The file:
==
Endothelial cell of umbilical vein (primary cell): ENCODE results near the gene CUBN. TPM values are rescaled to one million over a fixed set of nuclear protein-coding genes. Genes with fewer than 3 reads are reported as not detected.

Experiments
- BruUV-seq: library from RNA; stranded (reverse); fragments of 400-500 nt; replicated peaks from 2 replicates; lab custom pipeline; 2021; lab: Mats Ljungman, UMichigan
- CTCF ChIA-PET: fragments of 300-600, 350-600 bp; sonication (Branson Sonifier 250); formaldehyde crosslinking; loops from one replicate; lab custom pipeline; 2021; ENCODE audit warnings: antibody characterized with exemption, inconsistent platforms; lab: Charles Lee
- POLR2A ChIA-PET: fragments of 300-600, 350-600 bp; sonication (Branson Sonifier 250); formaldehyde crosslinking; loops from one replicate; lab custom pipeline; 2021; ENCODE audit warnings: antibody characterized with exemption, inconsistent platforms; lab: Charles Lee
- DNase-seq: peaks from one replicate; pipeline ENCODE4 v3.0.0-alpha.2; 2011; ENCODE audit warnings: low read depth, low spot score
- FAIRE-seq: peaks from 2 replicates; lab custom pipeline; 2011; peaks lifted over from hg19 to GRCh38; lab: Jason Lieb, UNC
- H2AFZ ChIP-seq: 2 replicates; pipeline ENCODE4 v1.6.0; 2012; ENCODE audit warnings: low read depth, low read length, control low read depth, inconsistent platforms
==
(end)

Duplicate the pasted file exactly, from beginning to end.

Endothelial cell of umbilical vein (primary cell): ENCODE results near the gene CUBN. TPM values are rescaled to one million over a fixed set of nuclear protein-coding genes. Genes with fewer than 3 reads are reported as not detected.

Experiments
- BruUV-seq: library from RNA; stranded (reverse); fragments of 400-500 nt; replicated peaks from 2 replicates; lab custom pipeline; 2021; lab: Mats Ljungman, UMichigan
- CTCF ChIA-PET: fragments of 300-600, 350-600 bp; sonication (Branson Sonifier 250); formaldehyde crosslinking; loops from one replicate; lab custom pipeline; 2021; ENCODE audit warnings: antibody characterized with exemption, inconsistent platforms; lab: Charles Lee
- POLR2A ChIA-PET: fragments of 300-600, 350-600 bp; sonication (Branson Sonifier 250); formaldehyde crosslinking; loops from one replicate; lab custom pipeline; 2021; ENCODE audit warnings: antibody characterized with exemption, inconsistent platforms; lab: Charles Lee
- DNase-seq: peaks from one replicate; pipeline ENCODE4 v3.0.0-alpha.2; 2011; ENCODE audit warnings: low read depth, low spot score
- FAIRE-seq: peaks from 2 replicates; lab custom pipeline; 2011; peaks lifted over from hg19 to GRCh38; lab: Jason Lieb, UNC
- H2AFZ ChIP-seq: 2 replicates; pipeline ENCODE4 v1.6.0; 2012; ENCODE audit warnings: low read depth, low read length, control low read depth, inconsistent platforms